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1990 BMW R100GS Dakar

Filtering by Category: garage update

The Unwanted Discovery

Classic Velocity

I was just damn lucky. Fortunate. Blessed even. With everything looking ok, I took the Dakar out for a ride to the Norton Gathering (see season opener). It is about a 60 mile roundtrip, and the day was a beauty if a little chilly in the morning. I had cleaned out the float bowls and synced the carbs and it seemed to be running very well. On the way back I noticed a vibration between 60 and 65 MPH. It went away above or below, and I suspected that I lost some weights and the rear wheel needed balancing. I rode the remaining 10 miles home staying below 60 MPH (you have no idea how hard this is on beautiful back roads).

Once I got home, I decided to check out the rear end, and noticed a slight delay between turning the wheel and the tranny engaging. Hhhmmm. Then I gave it the spin test known to owners of the R100GS, and heard the sound that you don't want to hear. When the wheel was spun in reverse, there was a distinct clicking sound. The good news is that this usually means that your gearbox is ok. The bad news is that it means you have a bad u-joint. I pulled the rear apart and once I had it out of the swingarm, the forward u-joint was indeed shot. Not just shot, but probably a few miles from coming apart and doing major damage to the swingarm, before locking up the rear wheel !! 

All this when everything felt fine 70 miles before. I had done the spin test at the seller's house, and again when I got home. Like I said, blessed. Now it is off to spend the money I thought I scored negotiating this deal, on a new driveshaft.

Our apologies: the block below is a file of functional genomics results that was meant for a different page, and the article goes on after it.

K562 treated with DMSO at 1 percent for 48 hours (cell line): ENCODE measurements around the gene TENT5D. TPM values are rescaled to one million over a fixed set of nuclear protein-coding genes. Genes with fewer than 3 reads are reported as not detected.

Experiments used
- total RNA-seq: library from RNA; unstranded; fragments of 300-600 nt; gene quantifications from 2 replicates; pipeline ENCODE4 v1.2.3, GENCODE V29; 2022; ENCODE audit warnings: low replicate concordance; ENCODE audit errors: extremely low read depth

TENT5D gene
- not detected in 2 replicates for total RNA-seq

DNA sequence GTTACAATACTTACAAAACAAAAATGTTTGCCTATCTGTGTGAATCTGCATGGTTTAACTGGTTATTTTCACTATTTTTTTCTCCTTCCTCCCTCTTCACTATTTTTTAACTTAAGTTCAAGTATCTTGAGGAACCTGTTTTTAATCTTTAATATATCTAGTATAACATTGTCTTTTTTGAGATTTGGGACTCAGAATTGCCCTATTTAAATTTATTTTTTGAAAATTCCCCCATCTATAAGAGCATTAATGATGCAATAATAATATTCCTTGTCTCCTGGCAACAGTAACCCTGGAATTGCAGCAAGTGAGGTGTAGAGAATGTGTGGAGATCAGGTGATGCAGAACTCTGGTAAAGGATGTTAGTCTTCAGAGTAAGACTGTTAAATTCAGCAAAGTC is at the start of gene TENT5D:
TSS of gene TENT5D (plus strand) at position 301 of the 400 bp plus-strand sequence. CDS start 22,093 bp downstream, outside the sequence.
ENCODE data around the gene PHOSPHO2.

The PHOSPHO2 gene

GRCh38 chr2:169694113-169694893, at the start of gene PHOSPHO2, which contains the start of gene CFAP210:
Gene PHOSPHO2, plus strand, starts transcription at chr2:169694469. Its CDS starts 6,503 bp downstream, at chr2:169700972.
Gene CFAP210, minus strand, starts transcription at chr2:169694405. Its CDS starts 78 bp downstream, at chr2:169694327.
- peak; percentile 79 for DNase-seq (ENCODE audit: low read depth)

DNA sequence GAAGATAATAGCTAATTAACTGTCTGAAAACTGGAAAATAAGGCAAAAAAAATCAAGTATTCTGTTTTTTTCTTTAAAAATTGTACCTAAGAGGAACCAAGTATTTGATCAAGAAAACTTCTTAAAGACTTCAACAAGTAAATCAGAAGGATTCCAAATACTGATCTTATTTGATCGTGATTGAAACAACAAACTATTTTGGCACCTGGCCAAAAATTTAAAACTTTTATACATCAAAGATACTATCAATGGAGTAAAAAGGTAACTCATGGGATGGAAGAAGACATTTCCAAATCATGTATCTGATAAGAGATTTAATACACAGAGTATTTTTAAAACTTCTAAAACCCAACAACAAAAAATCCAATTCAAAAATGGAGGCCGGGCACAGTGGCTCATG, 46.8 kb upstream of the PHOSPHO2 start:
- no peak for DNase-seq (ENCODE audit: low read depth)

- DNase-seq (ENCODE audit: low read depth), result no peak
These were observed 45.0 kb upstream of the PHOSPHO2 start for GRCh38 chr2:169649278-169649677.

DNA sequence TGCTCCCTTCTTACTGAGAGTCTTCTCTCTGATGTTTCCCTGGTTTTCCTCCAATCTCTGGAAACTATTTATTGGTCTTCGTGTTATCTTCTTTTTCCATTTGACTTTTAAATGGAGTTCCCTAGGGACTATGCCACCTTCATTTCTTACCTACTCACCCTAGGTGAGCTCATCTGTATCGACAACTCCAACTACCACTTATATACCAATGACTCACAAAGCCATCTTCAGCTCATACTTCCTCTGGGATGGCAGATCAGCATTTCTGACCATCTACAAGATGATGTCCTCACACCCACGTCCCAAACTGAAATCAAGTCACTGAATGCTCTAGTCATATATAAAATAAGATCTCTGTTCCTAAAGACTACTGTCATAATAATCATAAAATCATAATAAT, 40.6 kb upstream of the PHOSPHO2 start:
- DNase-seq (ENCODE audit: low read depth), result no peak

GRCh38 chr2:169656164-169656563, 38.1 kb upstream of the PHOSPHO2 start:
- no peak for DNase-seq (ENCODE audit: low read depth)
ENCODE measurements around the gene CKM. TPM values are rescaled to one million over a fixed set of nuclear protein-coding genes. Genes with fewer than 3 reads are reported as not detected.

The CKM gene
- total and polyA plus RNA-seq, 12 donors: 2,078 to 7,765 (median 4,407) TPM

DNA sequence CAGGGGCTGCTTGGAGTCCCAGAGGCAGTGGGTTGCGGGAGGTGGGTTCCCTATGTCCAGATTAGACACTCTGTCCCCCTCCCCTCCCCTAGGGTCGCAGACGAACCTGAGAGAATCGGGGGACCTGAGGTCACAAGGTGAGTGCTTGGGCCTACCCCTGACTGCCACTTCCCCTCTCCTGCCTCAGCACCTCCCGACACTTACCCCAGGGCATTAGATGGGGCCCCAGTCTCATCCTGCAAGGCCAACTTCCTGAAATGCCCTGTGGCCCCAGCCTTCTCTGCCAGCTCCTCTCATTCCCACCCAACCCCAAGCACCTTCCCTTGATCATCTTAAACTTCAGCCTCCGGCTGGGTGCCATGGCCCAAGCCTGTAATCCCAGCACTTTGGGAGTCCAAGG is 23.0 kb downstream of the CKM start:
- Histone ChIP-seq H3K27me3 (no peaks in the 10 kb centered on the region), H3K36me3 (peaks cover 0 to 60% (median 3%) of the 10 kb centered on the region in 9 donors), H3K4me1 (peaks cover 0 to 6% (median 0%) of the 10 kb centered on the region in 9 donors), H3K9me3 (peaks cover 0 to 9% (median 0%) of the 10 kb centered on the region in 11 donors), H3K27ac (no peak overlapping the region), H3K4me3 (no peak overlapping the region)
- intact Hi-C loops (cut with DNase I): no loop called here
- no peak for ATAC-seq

Discovery and Disclosure

Classic Velocity

This is the scary part. You finally get enough time to perform a thorough examination and see whether you missed some important negative (or positive) aspect. I pulled off the bodywork and blew everything out with compressed air. It seemed remarkably clean with little evidence of electrical butchery or other shade tree alterations. I am still not sure about the shock, but a test ride proved that it is probably ok and just feels like a some more rebound is needed. I need to find a manual for it and start fiddling. The battery seems strong after a full charge, and I changed the plugs and oil (which looked clean).

I took it for a ride and the front brakes that seemed scary on the brief test ride now feel quite adequate. They don't approach the more modern bikes, but they are far better than the older ones. The back brake however is useless and needs some attention. The stainless exhaust looked beautiful under the covers. There are a lot of small minor things which need attention, but no big expensive things were found so far. Now on to the motor...

The 20 Year Itch

Classic Velocity

20 years ago, I saw a red and white R100GS Paris Dakar on a state road in Florida. At the time, I was not fully up to speed on the BMW models, and thought based on the graphics that this might be an actual race bike from the event. The exo-skeleton was just not something seen on bikes at the time (much less a red one exo-skeleton). The whole image was burned into my mind with the words "cool", "must have", "desert racer", and a few others.

Fast forward 20 years, and the ADVrider form for the GS had a thread about the next GS being water-cooled. Probably inevitable, but I saw a few of the R80 and R100 models, and began to monitor craigslist and the BMWMOA site. I even went to look at one about an hour away. It was very rough and I have enough deep projects thank you. Then one popped up that sounded about right, a driver with less than 60K miles on it and mostly original. A deal was struck, and a few weeks later I went to pick it up.

The trip to get the bike was another 24 hour marathon drive which will be its own post, but the bike made it back safely and I began by washing it. Now, some fans will cringe at the thought of washing a GS at all, but I am not of that tribe. They can get as dirty as they like from usage, but I like to get the crud off eventually. The bike cleaned up nicely, and then I set to work going through an inspection. The rear shock is one of the few non-stock areas. It is a Fox shock that the PO swears by. It feels "wooden" to me, but it is adjustable, so we'll see. The headlight mount needs work, it needs a valve adjustment, tune-up, carb balancing, etc.  

All of that aside, it is great to finally get my hands on one. The adventure begins....